On arrival, we were greeted with a refreshing alcoholic / non-alcoholic raspberry cooler and shown the lovely decorated dining room where we met the other 9 guests. Conversations around the table were already in full swing when we arrived and continued vividly throughout the meal. The cocktail was accompanied with two canapés: crisps bruschetta with spicy nduja sausage and melt-in-the mouth dumplings made with ever so flaky puff pastry, filled with apple and Stilton and served with sweet onion pickle; a perfect combination of textures and contrasting flavours!
The canapés were followed by a series of small plates, all of them skilfully prepared, beautifully presented and in my opinion perfectly harmonising with each other, something that I find very important. There was fish and meat, both hot and cold; there was crunch and creaminess; there was sharpness and sweetness... Each plate was a delight and if asked, I'd struggle to pick my favourite one. I also loved being able to read up on the recipes and find small adjustments that the duo had made.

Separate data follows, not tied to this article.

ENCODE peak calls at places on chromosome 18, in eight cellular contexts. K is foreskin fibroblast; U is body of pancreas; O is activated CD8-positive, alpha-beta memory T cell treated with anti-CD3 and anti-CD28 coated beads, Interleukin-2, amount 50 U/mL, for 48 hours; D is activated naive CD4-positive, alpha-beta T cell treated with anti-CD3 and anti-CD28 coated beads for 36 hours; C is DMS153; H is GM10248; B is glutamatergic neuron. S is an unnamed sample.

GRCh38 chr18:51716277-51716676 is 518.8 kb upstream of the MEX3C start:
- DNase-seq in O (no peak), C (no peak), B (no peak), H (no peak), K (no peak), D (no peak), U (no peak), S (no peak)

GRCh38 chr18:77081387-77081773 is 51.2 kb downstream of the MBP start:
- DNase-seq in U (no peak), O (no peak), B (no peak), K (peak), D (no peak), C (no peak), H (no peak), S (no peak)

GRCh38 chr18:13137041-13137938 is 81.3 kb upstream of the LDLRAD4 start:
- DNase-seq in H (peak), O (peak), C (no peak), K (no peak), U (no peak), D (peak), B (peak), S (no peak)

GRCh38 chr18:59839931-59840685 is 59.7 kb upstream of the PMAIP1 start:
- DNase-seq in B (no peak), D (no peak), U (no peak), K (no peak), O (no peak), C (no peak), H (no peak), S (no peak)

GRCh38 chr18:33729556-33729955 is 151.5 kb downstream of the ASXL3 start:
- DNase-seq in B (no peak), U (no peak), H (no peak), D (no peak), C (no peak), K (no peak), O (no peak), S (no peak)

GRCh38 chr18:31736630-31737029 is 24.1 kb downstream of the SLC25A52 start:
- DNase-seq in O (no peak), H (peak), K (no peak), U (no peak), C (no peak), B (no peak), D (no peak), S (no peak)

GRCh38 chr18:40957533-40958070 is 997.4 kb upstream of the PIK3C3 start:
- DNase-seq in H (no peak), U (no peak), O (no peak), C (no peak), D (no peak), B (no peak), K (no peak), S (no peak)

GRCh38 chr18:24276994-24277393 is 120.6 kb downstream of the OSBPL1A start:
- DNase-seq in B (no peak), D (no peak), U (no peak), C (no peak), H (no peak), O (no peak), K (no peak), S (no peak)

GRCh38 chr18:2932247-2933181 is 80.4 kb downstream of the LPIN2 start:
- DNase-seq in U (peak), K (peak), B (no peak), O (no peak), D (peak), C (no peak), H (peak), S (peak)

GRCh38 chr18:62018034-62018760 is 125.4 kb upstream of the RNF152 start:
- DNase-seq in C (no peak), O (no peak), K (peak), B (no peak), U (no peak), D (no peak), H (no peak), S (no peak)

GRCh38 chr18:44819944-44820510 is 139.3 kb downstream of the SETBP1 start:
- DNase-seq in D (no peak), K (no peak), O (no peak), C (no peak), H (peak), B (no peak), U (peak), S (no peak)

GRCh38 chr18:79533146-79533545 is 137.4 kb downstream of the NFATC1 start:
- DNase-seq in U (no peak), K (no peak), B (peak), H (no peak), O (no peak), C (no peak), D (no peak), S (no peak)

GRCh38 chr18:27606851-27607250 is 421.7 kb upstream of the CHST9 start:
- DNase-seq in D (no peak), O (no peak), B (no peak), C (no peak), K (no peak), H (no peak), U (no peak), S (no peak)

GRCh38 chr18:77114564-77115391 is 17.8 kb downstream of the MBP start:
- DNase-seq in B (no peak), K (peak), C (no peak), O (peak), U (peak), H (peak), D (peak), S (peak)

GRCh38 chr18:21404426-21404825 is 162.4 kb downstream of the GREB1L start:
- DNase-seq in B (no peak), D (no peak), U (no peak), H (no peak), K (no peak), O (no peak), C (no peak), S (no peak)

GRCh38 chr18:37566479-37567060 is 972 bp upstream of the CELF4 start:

Needless to say that every single plate went back into the kitchen empty leaving only very little room for dessert. However, the dessert of rhubarb and custard was so light, pretty and delicious that it didn't require any effort to be polished off too. With coffee and tea served alongside lovely buttery and nutty biscuits, Dan & Suzie joined the party for a bit of chat. This was a great opportunity for the guests that is unique to supper clubs to ask questions, talk about food and hear what our fellow supper club hosts are planning in the coming months.
Leaving very impressed and completely satisfied, we hope to snatch up a couple of the Manor's desired places again in the future!